Auctions: Down Memory Lane

The sale of Israeli and International art is replete with Israeli painters, major and minor.

cabessa 88 (photo credit: )
cabessa 88
(photo credit: )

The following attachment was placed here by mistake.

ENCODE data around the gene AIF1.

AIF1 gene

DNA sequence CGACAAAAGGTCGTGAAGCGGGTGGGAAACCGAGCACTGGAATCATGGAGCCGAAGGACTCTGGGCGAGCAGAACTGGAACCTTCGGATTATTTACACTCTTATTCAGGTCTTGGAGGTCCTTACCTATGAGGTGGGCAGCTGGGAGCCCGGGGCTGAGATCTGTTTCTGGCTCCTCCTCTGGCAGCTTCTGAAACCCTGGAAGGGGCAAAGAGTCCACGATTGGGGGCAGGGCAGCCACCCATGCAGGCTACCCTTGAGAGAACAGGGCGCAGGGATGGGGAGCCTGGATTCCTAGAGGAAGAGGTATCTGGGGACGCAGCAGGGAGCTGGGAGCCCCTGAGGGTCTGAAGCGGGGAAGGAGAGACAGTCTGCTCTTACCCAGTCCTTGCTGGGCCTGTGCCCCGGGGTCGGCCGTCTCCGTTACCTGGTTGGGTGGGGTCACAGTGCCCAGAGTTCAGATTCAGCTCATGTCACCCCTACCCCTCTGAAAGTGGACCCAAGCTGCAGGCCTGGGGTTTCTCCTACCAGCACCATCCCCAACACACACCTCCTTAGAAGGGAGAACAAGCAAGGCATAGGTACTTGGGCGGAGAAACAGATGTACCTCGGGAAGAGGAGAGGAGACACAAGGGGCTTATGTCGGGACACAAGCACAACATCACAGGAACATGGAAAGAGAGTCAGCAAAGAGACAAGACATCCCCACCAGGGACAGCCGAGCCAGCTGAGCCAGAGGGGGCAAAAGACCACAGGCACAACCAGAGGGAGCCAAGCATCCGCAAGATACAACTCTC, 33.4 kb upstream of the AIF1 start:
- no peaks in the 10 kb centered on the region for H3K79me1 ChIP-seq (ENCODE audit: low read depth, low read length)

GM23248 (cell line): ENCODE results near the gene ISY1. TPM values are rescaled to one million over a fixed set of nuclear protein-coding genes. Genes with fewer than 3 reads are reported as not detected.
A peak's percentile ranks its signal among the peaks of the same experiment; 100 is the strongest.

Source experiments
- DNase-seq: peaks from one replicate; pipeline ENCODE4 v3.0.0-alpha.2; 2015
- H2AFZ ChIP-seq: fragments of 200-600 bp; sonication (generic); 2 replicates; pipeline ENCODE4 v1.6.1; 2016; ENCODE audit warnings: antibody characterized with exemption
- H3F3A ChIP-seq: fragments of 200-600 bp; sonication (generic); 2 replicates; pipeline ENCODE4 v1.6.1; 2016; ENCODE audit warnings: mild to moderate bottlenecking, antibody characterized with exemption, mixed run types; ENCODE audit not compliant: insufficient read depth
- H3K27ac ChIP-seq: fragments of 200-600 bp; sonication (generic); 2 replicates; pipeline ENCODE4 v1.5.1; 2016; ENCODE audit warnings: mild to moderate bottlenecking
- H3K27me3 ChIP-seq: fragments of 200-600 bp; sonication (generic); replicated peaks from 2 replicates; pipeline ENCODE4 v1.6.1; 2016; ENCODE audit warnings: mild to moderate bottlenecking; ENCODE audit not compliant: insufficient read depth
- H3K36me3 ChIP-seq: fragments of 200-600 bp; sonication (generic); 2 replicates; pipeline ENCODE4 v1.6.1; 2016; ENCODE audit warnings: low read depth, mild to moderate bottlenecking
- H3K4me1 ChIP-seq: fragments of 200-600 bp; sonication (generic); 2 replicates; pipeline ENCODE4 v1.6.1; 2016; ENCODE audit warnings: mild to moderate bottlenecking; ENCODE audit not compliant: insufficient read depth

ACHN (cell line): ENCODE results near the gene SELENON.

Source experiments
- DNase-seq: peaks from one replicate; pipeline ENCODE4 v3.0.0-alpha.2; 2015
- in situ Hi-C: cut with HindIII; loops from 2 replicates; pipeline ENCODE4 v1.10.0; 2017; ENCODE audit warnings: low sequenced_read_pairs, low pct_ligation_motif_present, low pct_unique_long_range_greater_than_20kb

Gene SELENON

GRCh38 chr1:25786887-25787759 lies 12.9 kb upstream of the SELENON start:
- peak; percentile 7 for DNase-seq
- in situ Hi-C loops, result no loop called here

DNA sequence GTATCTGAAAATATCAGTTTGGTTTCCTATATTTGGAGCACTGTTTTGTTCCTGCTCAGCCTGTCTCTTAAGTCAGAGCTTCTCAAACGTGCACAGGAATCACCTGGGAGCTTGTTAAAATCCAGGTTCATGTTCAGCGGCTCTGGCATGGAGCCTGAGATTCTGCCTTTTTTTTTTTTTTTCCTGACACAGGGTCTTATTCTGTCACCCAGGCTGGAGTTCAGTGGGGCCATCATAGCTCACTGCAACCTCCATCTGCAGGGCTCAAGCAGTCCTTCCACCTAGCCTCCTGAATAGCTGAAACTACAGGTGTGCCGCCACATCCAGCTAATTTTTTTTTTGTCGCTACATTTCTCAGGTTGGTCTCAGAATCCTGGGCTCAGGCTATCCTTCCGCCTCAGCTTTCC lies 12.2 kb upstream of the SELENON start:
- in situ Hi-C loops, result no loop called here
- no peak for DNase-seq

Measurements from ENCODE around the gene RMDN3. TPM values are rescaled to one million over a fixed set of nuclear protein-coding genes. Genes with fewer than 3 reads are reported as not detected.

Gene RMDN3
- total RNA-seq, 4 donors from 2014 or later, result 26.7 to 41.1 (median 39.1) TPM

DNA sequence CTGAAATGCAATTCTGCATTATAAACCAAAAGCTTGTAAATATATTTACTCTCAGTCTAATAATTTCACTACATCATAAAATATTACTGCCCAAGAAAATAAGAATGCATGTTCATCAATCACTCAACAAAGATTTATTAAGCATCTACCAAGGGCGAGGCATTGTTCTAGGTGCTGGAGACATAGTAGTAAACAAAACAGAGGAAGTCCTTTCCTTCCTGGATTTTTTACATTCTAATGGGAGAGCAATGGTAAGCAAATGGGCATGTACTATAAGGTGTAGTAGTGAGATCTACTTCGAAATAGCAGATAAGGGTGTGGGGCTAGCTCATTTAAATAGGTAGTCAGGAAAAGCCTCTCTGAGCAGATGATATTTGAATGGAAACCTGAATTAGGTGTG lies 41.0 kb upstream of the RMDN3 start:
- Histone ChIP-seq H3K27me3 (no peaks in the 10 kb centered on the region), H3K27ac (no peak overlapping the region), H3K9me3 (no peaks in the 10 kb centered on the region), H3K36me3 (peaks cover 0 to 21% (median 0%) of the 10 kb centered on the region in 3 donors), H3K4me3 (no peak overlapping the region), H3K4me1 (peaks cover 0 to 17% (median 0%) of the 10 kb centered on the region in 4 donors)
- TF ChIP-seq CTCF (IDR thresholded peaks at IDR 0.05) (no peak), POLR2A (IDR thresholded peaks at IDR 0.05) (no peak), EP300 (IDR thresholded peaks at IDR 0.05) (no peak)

It's been a long time since we heard from (Ben Ami International Art Auctioneers), but we have just received the color catalogue of their December 12 sale of Israeli and International art, which will take place at the Trade Fairs and Convention Center in Tel Aviv. The sale is replete with Israeli painters, major and minor, and the catalogue is, in fact, a walk down memory lane. However, viewed from a platform somewhere in 2005, the lots appear mostly sentimental and gloomy, a characteristic of their times. The top lot, with a median estimate of $200,000, is an oil from 1903 by Abel Pann, which depicts in literal terms the aftermath of a pogrom. It belongs perhaps in a historical museum rather than in the living room of a wealthy collector. The cover lot is a major Zaritzky abstraction, one of the best of his Tsuba series from 1970 ($80,000-$120,000). Another surprise lot is a panorama of the Temple Mount painted in 1926 by Ludwig Blum, in a style nearer that of the Tel Aviv school of "primitives" than his later post-impressionist pot-boilers. This unique lot may well reach its top estimate of $60,000. Another notable lot is a 1913 oil of a woman seated next to a vase of flowers, an early and rather stiff formalization by the Russian-Jewish painter Robert Falk, who died in 1958 ($30,000-$40,000). There was a fine Falk in last month's Sotheby's sale of Russian art, and an even finer one in Christie's Russian sale, both from the 1920s and very much more expensive; both were painted with confident verve at a time when Soviet tolerance of avant-garde art was coming to an end. An unusual lot is a posterish portrait from 1960 of conductor Sir Malcom Sargent by Shalom Sebba, a good likeness rendered in the manner of Ludwig Kirschner's famous self-portrait in the Busch-Reisinger Museum at Harvard ($15,000-$20,000). Many New Horizons paintings are at the beginning of the 120-lot sale, while David Reeb, Menashe Kadishman and Pinhas Cohen-Gan bring up the rear. Take a good look at lot 118, a 2003 abstract oil on canvas by the constantly original Miriam Cabessa ($4,000-$6,000).